Monday, July 2, 2012

Namibia’s Mysterious Fairy Circles

The Namib Rand Nature Reserve, located in southwest Namibia, is home to literally thousands of mysterious spots known as fairy circles.

The circles take the form of round clearings in the red, sandy soil surrounded by tall rings of grass. The smallest rings are about 6.5 feet (2 meters) in diameter, and the largest can reach nearly 40 feet (12 meters) across. They seem to spring up at nearly full size, although some appear to grow a little after they emerge. Eventually, however, they all vanish back into the desert landscape as plants move back into the bare ground, leaving slightly indented areas behind.

No one knows how or why they form, but a new study by biologist Walter Tschinkel of Florida State University has shed some light on how long they last. It seems that the small ones last around 24 years while the big ones can remain for as long as 75 years. Tschinkel estimates that most probably exist for around 30 to 60 years.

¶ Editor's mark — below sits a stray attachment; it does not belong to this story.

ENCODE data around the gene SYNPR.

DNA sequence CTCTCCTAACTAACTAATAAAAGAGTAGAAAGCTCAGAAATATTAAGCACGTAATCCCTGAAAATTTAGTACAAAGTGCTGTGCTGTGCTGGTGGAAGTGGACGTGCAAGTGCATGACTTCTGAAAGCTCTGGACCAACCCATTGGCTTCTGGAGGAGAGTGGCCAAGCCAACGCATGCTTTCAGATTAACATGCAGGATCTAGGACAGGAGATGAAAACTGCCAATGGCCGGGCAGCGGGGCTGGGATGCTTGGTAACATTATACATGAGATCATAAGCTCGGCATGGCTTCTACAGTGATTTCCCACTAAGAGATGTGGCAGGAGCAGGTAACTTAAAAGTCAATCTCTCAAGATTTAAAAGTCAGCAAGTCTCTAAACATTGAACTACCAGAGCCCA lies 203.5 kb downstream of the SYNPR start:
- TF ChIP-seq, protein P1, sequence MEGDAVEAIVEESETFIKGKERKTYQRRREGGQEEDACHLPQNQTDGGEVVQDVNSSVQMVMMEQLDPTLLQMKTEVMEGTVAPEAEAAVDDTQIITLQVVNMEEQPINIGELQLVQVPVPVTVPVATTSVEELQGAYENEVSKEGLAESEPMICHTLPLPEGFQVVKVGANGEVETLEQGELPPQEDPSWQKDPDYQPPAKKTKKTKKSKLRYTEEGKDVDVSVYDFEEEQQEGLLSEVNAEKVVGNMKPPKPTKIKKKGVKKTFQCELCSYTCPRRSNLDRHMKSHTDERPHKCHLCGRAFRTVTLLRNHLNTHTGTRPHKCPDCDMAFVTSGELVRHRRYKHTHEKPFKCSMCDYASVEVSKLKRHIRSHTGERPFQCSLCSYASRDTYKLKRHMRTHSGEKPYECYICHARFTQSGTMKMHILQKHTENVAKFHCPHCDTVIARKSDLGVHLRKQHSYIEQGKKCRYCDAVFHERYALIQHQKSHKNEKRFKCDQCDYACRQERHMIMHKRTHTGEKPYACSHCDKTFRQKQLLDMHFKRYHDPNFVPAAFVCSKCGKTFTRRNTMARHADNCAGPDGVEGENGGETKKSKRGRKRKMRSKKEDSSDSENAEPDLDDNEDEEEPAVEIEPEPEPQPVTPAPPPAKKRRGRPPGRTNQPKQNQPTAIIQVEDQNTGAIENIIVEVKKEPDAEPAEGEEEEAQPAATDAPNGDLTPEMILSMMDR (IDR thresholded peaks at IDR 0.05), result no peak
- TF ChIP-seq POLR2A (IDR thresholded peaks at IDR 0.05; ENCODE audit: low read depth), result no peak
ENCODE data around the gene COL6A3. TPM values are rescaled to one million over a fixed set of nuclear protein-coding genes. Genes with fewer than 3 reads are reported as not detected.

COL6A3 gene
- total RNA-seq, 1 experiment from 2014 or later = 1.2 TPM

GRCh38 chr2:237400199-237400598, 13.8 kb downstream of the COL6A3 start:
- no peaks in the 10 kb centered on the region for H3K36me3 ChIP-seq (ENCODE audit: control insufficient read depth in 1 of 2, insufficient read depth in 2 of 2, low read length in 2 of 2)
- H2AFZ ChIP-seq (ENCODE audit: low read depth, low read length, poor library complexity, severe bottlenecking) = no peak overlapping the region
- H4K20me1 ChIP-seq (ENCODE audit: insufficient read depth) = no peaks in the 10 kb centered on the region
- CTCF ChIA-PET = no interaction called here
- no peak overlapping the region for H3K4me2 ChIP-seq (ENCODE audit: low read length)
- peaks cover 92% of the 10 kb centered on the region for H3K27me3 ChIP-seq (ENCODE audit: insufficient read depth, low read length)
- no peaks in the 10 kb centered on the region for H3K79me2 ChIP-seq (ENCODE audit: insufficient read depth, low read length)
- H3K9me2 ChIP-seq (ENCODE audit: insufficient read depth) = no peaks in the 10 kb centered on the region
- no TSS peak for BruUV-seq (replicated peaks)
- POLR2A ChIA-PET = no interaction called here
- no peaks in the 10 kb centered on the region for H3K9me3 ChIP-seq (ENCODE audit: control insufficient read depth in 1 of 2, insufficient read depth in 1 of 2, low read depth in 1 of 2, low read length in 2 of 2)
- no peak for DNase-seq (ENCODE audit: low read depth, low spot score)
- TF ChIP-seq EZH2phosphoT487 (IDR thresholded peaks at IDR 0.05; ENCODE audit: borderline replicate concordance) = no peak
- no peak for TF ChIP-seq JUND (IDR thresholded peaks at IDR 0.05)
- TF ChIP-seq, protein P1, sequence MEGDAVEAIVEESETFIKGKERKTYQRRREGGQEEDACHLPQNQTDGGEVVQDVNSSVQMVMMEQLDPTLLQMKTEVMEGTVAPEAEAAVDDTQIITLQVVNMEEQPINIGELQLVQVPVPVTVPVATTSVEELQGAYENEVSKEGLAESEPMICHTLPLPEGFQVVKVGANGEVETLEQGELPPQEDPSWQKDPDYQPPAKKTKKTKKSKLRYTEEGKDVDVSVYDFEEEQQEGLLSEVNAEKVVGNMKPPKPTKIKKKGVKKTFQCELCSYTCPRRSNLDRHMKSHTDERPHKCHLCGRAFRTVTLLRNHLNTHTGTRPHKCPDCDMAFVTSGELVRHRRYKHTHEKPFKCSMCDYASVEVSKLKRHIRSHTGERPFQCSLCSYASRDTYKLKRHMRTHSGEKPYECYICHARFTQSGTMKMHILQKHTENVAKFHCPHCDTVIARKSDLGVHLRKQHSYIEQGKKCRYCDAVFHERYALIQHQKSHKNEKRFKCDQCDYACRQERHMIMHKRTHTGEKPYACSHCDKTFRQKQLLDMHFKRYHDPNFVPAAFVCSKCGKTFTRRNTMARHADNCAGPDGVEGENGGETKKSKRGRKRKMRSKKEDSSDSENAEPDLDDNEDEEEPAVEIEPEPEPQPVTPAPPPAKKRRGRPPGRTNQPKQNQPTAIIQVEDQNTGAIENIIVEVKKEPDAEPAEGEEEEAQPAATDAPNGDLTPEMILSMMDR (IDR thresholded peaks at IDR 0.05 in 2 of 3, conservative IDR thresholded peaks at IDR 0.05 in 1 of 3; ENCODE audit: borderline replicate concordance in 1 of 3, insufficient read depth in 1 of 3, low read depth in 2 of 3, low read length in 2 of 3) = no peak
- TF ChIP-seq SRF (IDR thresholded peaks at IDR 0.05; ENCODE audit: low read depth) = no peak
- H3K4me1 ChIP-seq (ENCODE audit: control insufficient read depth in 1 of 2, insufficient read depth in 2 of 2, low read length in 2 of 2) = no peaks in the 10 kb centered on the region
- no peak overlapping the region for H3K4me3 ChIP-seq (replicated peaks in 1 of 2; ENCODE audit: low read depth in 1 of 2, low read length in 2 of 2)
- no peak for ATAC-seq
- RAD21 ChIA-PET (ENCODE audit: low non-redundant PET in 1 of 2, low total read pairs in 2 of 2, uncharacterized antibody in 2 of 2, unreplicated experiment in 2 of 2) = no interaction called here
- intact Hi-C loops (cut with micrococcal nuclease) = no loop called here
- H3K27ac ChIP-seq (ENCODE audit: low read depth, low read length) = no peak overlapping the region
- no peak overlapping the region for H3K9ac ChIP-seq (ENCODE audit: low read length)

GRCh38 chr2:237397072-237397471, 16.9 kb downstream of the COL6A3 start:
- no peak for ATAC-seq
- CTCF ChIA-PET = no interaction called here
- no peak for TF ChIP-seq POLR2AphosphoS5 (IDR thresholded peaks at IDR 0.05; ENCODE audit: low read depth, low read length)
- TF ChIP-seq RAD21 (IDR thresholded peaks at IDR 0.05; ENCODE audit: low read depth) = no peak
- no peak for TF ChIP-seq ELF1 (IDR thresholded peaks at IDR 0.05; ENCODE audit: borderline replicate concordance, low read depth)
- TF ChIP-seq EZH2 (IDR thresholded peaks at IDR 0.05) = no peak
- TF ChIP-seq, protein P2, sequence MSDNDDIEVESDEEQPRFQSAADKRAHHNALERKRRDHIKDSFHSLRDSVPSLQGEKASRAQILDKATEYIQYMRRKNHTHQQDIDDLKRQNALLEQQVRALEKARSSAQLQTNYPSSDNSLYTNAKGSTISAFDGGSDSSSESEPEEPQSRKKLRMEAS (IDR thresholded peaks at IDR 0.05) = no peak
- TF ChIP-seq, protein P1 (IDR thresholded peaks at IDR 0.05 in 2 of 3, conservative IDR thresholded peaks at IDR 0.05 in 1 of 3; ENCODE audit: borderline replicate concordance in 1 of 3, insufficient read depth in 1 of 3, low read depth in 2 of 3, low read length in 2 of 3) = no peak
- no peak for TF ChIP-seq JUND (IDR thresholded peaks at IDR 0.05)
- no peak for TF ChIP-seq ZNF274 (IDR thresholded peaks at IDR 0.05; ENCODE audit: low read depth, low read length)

Tschinkel has ruled out a few theories about why the circles form. He originally thought they might have marked nests of harvester termites, but no nests were found. The soil inside the circles is not toxic, and there are no obvious differences in soil quality in soil samples from inside and outside the circles.

Unlike more traditional fairy rings which form in areas with high moisture and generally caused by fungi, Namibia’s circles form only on sandy soil, but not on dunes or alluvial fans which are formed by water.

Over the last ten years, the Namib Rand Nature Reserve has found a novel way to raise funds with these fairy rings.  They sell sponsorships to the circles, whose GPS coordinates are recorded while each sponsored circle is marked with a ceramic plaque.

It is not likely that the mystery of these fairy circles will be solved any time soon. They are located more than 110 miles (180 kilometers) from the nearest village in an arid grassland populated by leopards, ostriches, springbock and other animals. With no money to fund studies, it is not likely that researchers will be willing to spend a great deal of time investigating this phenomenon.
If you’re interested in seeing photographs of these mysterious fairy rings, go here

No comments:

Post a Comment